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REVIEW: “Comfort” by Charley Descoteaux

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ABOUT:

How much love does it take to heal the wounds of hate?

Sam and Charlie have been together over a decade, and their commitment to each other has only grown stronger through the years. But love isn’t always easy, and eighteen months after a violent assault, their relationship is struggling. Charlie can’t shake the lingering fear of attracting more violence by displaying affection, and he’s angry at himself for not getting past it. Sam would do anything to help Charlie feel better—if only he knew what to do.

The century-old farmhouse in Northwest Oregon is the perfect place to spend the holidays with Sam’s family, but it was their refuge after the attack, and it still holds painful memories of those difficult first months. Christmas should be a joyful time, but even being surrounded by people who love him isn’t enough to make Charlie feel safe. They agreed not to exchange gifts but Sam has a surprise planned that he hopes will make everything merry and bright. But he may end up more surprised than Charlie.

REVIEW:

I grabbed this story because it was offered for free (between December 1st – 7th, 2014) by the author who decided to republish her first M/M story that was previously released by a now-defunct publisher. I thought the cover was soothing and I am always intrigued with stories featuring established couples. I mean, it’s easy to think about happily ever after but is it really? What happens when it is not? How will a couple deal with that?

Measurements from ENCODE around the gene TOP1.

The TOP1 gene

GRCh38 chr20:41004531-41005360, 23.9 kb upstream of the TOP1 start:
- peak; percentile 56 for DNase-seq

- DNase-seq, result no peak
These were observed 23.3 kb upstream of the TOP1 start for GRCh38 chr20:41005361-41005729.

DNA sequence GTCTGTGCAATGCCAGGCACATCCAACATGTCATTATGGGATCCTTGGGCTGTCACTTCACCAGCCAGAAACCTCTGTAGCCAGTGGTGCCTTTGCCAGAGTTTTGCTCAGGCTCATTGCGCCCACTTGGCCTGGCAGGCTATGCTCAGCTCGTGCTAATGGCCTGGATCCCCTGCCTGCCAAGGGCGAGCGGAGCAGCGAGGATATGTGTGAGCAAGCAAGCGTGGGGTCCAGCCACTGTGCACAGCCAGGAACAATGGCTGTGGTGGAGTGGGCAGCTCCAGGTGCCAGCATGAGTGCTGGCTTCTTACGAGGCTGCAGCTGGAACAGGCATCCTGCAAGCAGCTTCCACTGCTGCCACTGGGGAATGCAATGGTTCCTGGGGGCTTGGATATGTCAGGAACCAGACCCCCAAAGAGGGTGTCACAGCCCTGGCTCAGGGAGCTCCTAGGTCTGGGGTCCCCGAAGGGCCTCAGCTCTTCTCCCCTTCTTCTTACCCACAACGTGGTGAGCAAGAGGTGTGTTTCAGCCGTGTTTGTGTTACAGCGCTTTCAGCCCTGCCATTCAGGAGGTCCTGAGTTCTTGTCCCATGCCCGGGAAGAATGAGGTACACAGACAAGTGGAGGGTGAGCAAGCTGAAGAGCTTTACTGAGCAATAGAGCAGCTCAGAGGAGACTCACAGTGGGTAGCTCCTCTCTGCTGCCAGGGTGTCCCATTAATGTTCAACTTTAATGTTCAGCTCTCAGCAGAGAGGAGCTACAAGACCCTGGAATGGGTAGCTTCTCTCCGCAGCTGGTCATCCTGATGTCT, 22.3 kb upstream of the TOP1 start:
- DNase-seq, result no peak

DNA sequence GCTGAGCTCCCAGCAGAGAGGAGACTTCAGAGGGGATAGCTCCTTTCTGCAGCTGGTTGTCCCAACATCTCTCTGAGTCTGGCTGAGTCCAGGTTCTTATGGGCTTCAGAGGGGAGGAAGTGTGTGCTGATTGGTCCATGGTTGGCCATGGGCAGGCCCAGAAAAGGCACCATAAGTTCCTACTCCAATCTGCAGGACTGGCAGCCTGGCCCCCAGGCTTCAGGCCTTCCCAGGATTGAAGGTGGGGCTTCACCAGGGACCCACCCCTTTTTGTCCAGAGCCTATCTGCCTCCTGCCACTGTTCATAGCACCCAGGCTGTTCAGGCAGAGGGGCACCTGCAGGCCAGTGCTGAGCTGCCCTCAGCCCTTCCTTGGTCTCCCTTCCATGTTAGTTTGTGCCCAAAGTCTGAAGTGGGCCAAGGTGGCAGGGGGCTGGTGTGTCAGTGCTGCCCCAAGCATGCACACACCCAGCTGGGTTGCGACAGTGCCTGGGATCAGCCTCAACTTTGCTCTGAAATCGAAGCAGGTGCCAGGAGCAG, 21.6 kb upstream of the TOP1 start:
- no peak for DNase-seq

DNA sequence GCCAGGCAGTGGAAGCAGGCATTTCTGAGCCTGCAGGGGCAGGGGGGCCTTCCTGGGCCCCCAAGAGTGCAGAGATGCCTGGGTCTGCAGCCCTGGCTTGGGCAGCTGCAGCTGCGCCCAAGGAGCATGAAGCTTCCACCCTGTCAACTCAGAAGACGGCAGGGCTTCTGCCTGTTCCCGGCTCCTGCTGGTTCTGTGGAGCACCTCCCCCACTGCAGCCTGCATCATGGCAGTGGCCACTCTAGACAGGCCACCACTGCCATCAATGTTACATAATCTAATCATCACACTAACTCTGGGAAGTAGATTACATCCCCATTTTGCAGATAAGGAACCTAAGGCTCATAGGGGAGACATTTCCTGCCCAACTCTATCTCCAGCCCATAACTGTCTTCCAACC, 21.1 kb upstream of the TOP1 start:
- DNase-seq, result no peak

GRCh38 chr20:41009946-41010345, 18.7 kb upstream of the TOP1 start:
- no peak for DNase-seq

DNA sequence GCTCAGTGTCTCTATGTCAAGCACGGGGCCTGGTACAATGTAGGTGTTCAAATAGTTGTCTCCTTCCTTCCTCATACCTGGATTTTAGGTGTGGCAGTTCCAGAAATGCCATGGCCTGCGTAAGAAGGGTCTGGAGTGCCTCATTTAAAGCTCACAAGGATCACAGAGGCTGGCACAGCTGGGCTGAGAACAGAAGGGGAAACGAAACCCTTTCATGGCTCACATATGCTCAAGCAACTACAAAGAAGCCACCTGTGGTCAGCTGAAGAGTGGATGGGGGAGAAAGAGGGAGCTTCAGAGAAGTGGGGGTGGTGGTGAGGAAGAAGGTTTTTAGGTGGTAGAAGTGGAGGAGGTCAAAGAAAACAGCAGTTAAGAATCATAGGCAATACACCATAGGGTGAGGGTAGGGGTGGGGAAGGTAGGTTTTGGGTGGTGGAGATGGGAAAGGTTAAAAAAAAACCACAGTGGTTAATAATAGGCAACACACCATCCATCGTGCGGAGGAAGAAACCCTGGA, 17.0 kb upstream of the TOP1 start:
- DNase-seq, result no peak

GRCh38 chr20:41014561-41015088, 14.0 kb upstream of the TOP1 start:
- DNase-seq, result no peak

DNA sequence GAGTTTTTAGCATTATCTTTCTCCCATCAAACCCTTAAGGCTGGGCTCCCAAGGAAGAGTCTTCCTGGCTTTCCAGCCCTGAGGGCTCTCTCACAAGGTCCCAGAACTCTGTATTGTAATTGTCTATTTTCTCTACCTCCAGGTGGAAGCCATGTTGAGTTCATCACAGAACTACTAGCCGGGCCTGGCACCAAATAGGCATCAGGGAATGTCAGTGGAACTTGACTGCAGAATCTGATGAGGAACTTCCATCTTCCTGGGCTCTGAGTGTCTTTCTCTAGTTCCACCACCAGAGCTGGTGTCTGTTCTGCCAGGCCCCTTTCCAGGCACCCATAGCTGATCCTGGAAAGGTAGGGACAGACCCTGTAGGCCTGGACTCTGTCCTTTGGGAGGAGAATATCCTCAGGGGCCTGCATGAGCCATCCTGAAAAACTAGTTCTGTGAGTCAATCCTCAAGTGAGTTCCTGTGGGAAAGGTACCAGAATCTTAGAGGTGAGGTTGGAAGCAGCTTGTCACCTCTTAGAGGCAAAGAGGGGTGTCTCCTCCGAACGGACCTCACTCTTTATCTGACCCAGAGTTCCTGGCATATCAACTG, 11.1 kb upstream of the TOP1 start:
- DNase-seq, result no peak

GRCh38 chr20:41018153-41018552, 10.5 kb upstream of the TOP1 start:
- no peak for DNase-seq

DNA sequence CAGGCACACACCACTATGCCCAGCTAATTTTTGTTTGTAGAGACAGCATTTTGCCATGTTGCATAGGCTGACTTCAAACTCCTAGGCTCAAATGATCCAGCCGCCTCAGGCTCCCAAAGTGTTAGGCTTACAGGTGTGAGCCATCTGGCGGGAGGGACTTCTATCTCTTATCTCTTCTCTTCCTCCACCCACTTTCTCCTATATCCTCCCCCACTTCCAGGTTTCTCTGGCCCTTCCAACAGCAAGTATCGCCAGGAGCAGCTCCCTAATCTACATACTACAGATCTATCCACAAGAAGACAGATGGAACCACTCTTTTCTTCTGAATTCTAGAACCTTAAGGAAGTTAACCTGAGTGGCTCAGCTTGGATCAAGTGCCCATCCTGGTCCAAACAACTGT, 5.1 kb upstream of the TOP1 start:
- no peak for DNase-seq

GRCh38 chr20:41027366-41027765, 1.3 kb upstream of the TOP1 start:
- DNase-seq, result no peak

My first experience with Charley Descoteaux’s writing was for her free short story contribution of the M/M Goodreads “Don’t Read in the Closet” event, Better Than New. I knew she published several stories before but I’d never read anything by her before. I enjoyed the sense of intimacy in that story that I decided I wanted to read another story by her. Then I stumbled into this one.

Okay, writing style wise … there was a quality of tight but tender prose that I could see myself being familiarized with – although I don’t know if it works for longer length. The way Descoteaux wrote about Sam and Charlie made me feel assured that they were solid, even if Charlie seemed to experience trauma after the horrible incident that happened to him 18 months ago. I was certain that these two loved one another. Sam’s family members sounded colorful and interesting to be with; I was definitely loving how the couple interacted with Sam’s older sister and her son.

Unfortunately because the story was short and practically started in the ‘middle’, I felt like I was missing a closer and deeper connection with Sam and Charlie. I would like to have a prequel or at least maybe one or two previous chapters, especially related to the incident and maybe more background of Sam’s family members (the part with his sister’s husband was intriguing!). Because at this point, I felt a little bit lost in the journey.

So it was touching but rather incomplete as a story.

RATING: 3.5 STARS

BOOK INFO:

1689494Title: Comfort
Author: Charley Descoteaux
Publisher: Self-Published
Length: 9,700 words
Release Date: November 30th, 2014
Purchase Links: ARe, Smashwords

About Ami

My name is Ami and I'm an Indonesian girl in my mid 30's, living in Jakarta, the capital of Indonesia. I used to do a lot of journal writing in a different website but over the years, I started to lose interest. I am, instead, pretty active in reading and writing opinion in Goodreads. Then I start thinking that maybe I can have a blog in which I write mostly about books or joy of reading or anything related to reading activity, really. So this is what this blog is for ... although, I may be inspired to write off-books topic as well :)

2 comments on “REVIEW: “Comfort” by Charley Descoteaux

  1. llesarlorraine
    December 5, 2014

    The free offer has actually finished, but it’s only 77p if any one is interested – the price of a good chocolate bar, personally I would want the book!

    Like

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This entry was posted on December 5, 2014 by in Contemporary, Genre, Reviewer: Ami and tagged , , , , , .

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